Contrastingly Ms. Joseph, counsel for Prickly Bay submits that it is an established principle of the common law that interest will not be payable on sums that are due under a specific written agreement (such as a consent order) unless the agreement on its face provides for the payment of interest or is implied from usage of trade. This principle was stated in Page v Newman and affirmed in London Chatham and Dover Rly Co v South Eastern Rly Co. Counsel submits that these principles remain the position at common law and relies on the learning from the House of Lords authority in President of India v La Pintada Cia Navegacion SA.
Statutory and Equitable discretion (common law) to award interest as damages
The text Chitty on Contracts under the rubric “The Award of interest at common law” provides:
“In 1985, the House of Lords in President of India v La Pintada Cia Navegacion SA refused to depart from its previous decision in 1893 in London, Chatham and Dover Railway Co. v South Eastern Railway Co9 which laid down that the common law does not permit the award of interest by way of general damages for delay in payment of a debt beyond the date when it was contractually due. It has, however, always been open to the parties to make express provision in their contract for the payment of interest, which the court enforce (except in situations covered by specific statutory provision). The courts were sometimes prepared to infer an agreement to pay interest where the inference could be based on the course of dealing between the parties or on a relevant trade usage.”
 Ms. Joseph submits that the relevant statutory provision would be Section 27 of the West Indies Associated States Supreme Court (Grenada) Act (Supreme Court Act). Further, counsel submits that Mr. Steele has not met any of the 4 elements set out in the La Pintada case. Firstly, the position at common law does not apply in the instant case because the first consent order was specific on the question of interest. It did not specifically provide for the payment of additional interest to meet the common law threshold. The second is that this is not an admiralty claim, so the second element set out in La Pintada will not apply. The third element will also not apply as this is not a claim in equity but one in law of recovery of interest as damages on the unpaid balance of a sum owed. Fourthly, Section 27 of the Supreme Court Act as it stood when the first consent order was entered on 18th May 2007 will operate to prevent Mr. Steele from claiming interest as damages as pleaded, because there was no specific provision for such additional interest in the first consent order.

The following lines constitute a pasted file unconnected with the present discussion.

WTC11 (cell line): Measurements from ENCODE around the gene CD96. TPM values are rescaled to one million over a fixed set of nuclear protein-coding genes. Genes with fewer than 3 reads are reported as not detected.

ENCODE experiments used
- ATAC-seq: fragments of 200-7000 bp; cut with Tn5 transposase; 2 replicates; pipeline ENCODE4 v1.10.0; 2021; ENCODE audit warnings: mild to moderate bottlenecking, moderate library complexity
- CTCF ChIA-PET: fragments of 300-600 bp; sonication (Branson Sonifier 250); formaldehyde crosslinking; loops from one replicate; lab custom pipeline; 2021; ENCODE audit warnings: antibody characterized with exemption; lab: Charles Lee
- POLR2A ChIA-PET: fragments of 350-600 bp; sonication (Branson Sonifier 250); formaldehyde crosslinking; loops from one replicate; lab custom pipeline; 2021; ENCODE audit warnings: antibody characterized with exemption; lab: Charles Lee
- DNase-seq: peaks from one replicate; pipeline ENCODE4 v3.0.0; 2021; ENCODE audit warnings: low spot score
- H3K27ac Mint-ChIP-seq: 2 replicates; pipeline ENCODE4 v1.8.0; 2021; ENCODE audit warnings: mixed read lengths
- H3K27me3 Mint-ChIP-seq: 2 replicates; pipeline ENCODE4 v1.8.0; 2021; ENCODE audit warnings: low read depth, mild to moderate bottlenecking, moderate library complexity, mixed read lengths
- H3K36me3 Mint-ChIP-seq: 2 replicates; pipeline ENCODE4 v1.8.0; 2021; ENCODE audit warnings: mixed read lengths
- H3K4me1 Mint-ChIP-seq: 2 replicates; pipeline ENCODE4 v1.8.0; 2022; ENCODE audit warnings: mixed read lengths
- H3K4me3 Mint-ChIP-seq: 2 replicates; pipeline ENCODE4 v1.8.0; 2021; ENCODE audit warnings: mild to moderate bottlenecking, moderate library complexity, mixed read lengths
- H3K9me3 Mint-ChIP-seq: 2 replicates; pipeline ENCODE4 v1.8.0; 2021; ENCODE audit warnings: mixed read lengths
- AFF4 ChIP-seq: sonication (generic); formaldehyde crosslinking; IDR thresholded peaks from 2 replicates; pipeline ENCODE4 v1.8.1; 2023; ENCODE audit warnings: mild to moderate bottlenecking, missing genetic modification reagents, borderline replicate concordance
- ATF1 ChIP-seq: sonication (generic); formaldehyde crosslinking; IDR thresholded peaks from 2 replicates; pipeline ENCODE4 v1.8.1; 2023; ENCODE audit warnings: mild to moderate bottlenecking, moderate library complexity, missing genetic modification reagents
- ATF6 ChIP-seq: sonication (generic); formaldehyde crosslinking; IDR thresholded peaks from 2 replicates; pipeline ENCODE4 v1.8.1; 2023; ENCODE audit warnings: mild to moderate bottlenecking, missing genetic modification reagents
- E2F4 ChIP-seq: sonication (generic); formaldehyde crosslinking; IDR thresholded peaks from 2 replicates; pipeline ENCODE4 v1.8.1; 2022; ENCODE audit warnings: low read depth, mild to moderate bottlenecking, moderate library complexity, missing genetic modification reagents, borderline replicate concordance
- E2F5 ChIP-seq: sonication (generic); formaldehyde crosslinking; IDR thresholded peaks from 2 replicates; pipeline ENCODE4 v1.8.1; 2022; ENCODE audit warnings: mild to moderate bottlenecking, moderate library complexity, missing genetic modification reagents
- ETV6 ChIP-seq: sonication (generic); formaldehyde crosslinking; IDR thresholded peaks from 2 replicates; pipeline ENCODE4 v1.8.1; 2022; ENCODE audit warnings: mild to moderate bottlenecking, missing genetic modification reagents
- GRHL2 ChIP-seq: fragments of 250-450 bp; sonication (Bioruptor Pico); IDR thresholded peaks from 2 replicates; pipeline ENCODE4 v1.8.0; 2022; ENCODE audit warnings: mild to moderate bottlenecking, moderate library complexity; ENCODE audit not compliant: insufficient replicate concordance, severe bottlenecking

In La Pintada, Lord Brandon espoused the following principles with respect to a claim for interest as damages in the court’s equitable and statutory jurisdictions:
Thirdly, the area of equity. The Chancery courts, again differing from the common law courts, had regularly awarded simple interest as ancillary relief in respect of equitable remedies, such as specific performance, rescission and the taking of an account. Chancery courts had further regularly awarded interest, including not only simple interest but also compound interest, when they thought that justice so demanded, that is to say in cases where money had been obtained and retained by fraud, or where it had been withheld or misapplied by a trustee or anyone else in a fiduciary position.
Fourthly, the area of statutory law. The relevant statutory provision in force in 1981, when Tehno-Impex  Q.B. 648 was decided, was section 3(1) of the Law Reform (Miscellaneous Provisions) Act 1934. That subsection provided: